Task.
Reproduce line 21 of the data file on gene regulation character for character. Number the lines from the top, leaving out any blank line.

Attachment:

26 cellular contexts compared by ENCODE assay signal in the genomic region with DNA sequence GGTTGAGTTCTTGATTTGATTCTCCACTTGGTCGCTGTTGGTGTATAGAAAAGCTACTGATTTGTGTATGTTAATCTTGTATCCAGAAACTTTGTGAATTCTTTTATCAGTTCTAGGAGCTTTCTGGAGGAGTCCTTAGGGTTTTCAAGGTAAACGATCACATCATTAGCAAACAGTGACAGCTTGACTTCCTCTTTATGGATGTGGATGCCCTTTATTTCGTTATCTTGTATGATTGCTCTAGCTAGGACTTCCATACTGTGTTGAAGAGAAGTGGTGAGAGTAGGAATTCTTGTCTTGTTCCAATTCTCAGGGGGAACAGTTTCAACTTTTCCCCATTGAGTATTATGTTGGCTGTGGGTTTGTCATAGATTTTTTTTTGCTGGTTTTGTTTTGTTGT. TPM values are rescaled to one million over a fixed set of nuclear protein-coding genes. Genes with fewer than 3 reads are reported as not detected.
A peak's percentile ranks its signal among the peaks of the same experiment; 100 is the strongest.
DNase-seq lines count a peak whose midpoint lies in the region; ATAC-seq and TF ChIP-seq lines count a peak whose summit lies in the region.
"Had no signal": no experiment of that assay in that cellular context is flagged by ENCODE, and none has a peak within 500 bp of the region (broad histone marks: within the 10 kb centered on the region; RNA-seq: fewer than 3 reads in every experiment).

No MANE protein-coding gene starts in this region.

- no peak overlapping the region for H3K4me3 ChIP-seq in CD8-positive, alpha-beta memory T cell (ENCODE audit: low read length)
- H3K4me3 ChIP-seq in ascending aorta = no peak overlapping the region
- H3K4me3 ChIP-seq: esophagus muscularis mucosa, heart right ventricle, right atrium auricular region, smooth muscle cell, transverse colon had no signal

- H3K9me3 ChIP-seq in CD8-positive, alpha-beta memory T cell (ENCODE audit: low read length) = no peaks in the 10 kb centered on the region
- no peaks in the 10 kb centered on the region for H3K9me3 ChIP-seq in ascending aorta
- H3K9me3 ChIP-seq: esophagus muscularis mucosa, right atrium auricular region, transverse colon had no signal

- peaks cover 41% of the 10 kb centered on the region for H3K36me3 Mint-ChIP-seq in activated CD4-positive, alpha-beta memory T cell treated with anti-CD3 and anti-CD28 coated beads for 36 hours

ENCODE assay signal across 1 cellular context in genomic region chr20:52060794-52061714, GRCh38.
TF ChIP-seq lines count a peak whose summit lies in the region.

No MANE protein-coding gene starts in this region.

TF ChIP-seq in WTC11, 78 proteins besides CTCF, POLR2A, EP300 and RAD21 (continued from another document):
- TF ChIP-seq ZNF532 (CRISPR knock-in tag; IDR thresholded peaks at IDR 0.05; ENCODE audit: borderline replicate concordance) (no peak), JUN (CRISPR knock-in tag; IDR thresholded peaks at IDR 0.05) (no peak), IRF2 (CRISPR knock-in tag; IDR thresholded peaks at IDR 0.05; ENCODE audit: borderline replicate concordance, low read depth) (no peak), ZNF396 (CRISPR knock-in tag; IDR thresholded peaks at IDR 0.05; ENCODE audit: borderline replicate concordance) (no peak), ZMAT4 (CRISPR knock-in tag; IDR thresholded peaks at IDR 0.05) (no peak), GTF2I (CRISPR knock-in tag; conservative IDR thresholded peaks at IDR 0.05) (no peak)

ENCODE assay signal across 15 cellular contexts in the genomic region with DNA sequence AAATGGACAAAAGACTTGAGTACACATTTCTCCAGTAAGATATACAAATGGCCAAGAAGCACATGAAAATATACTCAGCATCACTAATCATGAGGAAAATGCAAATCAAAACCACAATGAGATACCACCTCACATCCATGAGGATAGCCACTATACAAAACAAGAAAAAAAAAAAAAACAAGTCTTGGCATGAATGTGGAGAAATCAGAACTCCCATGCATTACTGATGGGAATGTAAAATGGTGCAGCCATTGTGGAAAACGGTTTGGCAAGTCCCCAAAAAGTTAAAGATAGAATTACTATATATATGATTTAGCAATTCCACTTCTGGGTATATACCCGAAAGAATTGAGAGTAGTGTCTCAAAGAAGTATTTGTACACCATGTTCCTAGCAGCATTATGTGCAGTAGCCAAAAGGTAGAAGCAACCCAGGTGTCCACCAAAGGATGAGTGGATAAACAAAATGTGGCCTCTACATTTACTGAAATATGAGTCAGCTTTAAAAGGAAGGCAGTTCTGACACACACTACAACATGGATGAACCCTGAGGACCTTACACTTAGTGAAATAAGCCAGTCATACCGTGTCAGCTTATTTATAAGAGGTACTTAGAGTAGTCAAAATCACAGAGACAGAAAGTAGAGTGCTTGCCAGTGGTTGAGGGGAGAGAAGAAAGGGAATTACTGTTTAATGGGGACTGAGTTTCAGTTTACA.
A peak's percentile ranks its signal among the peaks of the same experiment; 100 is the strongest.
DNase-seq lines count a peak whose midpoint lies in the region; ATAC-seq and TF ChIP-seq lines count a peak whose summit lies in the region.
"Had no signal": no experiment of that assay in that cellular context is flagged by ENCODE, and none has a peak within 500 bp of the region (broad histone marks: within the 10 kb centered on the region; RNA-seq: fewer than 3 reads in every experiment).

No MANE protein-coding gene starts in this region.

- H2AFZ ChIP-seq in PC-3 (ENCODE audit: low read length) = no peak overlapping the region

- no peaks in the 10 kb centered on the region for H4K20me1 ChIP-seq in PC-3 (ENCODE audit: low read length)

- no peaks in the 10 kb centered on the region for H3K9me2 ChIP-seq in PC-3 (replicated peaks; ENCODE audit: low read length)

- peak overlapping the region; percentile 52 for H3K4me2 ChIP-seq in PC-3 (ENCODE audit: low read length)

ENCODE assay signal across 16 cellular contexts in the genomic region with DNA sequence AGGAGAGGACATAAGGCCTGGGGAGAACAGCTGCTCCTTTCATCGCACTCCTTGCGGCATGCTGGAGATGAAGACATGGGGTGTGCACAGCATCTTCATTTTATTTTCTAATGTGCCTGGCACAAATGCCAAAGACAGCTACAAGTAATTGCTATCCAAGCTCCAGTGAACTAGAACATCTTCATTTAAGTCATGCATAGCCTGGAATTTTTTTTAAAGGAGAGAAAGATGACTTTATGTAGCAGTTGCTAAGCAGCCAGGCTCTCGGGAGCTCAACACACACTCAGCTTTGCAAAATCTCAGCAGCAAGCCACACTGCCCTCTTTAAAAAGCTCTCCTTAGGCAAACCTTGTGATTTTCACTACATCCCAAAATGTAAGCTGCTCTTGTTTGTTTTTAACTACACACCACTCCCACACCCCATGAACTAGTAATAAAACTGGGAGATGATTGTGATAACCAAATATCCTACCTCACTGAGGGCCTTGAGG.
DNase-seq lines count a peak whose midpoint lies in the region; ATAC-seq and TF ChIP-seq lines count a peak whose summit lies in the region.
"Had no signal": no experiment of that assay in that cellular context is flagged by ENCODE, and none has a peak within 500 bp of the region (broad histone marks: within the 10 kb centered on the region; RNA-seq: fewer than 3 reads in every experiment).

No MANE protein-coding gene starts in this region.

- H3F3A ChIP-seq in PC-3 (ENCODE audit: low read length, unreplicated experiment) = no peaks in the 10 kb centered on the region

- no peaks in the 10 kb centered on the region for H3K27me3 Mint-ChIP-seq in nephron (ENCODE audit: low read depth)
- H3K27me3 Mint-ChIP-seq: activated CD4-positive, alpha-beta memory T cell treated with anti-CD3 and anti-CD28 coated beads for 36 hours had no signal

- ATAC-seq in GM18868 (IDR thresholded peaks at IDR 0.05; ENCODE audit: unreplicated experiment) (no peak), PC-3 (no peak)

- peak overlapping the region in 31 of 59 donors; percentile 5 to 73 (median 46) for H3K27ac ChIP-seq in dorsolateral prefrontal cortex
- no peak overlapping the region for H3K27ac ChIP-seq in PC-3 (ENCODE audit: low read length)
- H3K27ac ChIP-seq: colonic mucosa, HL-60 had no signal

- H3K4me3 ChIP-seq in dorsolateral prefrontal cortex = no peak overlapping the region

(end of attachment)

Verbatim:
"Had no signal": no experiment of that assay in that cellular context is flagged by ENCODE, and none has a peak within 500 bp of the region (broad histone marks: within the 10 kb centered on the region; RNA-seq: fewer than 3 reads in every experiment).